Many of you who know my wife Jenny and I are familiar with our story.
We met in college and were married in 2002. For our honeymoon, we were invited to volunteer for a few months in El Salvador. After seeing the incredible work of rural pastors, our three-month honeymoon turned into nearly eight years of living in El Salvador. Our children were born in El Salvador, and we’ve now been involved with ENLACE for more than 17 years. I would have never imagined what God had in store for us when we said yes to a trip to El Salvador.But I am so grateful to have gotten the opportunity to work there because even though like everyone, I wanted to contribute to something that truly matters, I found that what I had to offer was less about what I could do and more about my posture of learning. In El Salvador I learned more than I ever imagined.
One of the roles I’ve had with ENLACE over the years is to help host service-learning trips. Our intention is first to encourage the local church and community leaders as they serve their community. To that end, every international service team is challenged toward three goals:
And while we know that everyone who comes on these trips has something to offer—so many incredible people with skills, gifts and abilities have visited!—we know that without an attitude of learning, encouragement and fellowship do not follow.
Over the years I have learned first-hand that even if we do have something significant to offer, it is best presented with a servant’s heart.
While I’ve discovered this “in the field” it is also something I see in stories about Jesus in the Bible. In Matthew 16 we see this topsy turvy reality is on full display for Jesus’s disciples when Jesus takes his disciples on the roller coaster ride of the power-service continuum.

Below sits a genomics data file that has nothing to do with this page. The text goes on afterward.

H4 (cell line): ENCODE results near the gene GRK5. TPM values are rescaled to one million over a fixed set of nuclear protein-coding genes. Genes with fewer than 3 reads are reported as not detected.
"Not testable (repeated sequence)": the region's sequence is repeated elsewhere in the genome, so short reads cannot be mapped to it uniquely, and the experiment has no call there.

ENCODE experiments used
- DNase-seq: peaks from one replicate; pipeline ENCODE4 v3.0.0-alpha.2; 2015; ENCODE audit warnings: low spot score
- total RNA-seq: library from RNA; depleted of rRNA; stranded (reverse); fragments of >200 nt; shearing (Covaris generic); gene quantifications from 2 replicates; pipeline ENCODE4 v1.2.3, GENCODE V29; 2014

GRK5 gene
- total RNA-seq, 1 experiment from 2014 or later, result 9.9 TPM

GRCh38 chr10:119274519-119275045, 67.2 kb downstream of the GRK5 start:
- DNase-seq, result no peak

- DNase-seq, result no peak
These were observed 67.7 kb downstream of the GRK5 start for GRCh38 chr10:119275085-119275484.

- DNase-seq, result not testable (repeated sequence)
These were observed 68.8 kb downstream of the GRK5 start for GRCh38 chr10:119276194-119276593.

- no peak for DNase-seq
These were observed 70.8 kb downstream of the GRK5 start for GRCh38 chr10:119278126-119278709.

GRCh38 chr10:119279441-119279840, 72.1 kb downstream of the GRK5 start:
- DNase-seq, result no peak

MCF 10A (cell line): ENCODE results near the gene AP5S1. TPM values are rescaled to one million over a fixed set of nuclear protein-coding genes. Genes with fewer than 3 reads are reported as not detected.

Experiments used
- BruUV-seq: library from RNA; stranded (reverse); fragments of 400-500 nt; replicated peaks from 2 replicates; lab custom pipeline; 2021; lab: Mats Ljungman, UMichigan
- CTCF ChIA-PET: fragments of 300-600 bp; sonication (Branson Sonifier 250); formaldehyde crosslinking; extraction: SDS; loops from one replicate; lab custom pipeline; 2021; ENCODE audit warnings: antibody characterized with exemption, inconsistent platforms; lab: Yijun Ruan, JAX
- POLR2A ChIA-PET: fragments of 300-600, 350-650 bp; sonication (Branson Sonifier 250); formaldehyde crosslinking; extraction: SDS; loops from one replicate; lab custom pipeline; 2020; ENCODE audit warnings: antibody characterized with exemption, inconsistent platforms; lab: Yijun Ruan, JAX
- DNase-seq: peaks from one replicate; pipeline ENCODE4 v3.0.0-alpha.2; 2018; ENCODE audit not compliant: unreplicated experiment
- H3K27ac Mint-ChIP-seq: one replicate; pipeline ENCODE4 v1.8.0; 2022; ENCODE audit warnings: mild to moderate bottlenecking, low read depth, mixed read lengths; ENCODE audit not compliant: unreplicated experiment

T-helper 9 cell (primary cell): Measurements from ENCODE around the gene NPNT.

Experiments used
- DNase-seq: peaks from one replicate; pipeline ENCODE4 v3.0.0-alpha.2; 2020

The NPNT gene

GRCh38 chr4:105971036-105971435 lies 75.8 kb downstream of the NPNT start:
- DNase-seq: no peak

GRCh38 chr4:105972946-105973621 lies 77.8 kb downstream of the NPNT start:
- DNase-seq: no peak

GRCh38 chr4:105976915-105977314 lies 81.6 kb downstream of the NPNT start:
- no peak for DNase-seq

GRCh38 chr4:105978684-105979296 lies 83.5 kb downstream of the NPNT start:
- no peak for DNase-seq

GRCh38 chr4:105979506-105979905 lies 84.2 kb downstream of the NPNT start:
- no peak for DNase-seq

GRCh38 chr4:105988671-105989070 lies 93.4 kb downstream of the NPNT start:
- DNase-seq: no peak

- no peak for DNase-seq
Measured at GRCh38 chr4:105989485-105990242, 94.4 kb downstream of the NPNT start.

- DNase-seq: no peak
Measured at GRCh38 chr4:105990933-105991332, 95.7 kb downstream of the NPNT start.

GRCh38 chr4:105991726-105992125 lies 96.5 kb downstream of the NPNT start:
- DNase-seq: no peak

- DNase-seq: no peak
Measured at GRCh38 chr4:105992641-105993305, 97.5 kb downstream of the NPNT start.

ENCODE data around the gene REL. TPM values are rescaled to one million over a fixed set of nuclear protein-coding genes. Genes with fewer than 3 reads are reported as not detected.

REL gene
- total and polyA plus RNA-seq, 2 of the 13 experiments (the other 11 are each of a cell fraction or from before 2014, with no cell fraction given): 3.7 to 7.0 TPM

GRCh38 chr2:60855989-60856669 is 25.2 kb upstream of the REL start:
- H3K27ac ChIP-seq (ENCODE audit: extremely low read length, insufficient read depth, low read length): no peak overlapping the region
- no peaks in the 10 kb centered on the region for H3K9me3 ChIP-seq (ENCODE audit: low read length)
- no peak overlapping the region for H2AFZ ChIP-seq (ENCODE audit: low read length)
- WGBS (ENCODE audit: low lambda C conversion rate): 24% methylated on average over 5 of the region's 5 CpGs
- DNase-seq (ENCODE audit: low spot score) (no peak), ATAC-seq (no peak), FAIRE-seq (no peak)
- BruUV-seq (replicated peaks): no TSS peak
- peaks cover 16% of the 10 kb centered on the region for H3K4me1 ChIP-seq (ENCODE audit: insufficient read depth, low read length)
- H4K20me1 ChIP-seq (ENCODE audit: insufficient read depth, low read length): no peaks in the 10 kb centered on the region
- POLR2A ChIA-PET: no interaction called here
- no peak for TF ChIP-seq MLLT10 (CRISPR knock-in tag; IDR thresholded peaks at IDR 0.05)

First, Jesus asks his buddies what people are saying about him (v13). When Peter finally says that he is the Messiah, Jesus makes it clear that Peter had given a divinely inspired answer (v 17). However, how is that in verse 17 Jesus hands the “keys to the kingdom” Peter declaring him the blessed rock that he will use to build his church. Then, six verses later, Jesus calls him “Satan,” declaring that he did not have “in mind the concerns of God, but merely human concerns.”
What happens in between those two statements is that Jesus explains what the Messiah would have to endure. This information radically challenges Peter’s conceptualization of what it means to be “Messiah.” Jesus basically says, “I’m the Messiah, but not THAT kind of Messiah.”
So what kind of Messiah is Jesus? In the verses that follow, Jesus not only declares what kind of Messiah he is but he also describes who his true disciples are.
According to Jesus, “Whoever wants to be my disciple must deny themselves and take up their cross and follow me. For whoever wants to save their life will lose it, but whoever loses their life for me will find it” (v 24-25).
In the upside-down kingdom of Christ, we become most useful by submitting our talents to acts of love and service to others. We are most helpful when we’re learning. We are most impactful when we’re serving. It is with an attitude of learning that we end up empowering.
This is a truth that rural pastors and church leaders all over El Salvador are putting into practice every single day. And these are the beautiful people God has called us to serve.
I have learned that if you are blessed, it’s time to be a blessing.
I challenge you to turn your world upside down this year and become THAT disciple to THAT Messiah. In this way, God’s kingdom will continue to grow and transform the world in 2020 and beyond.
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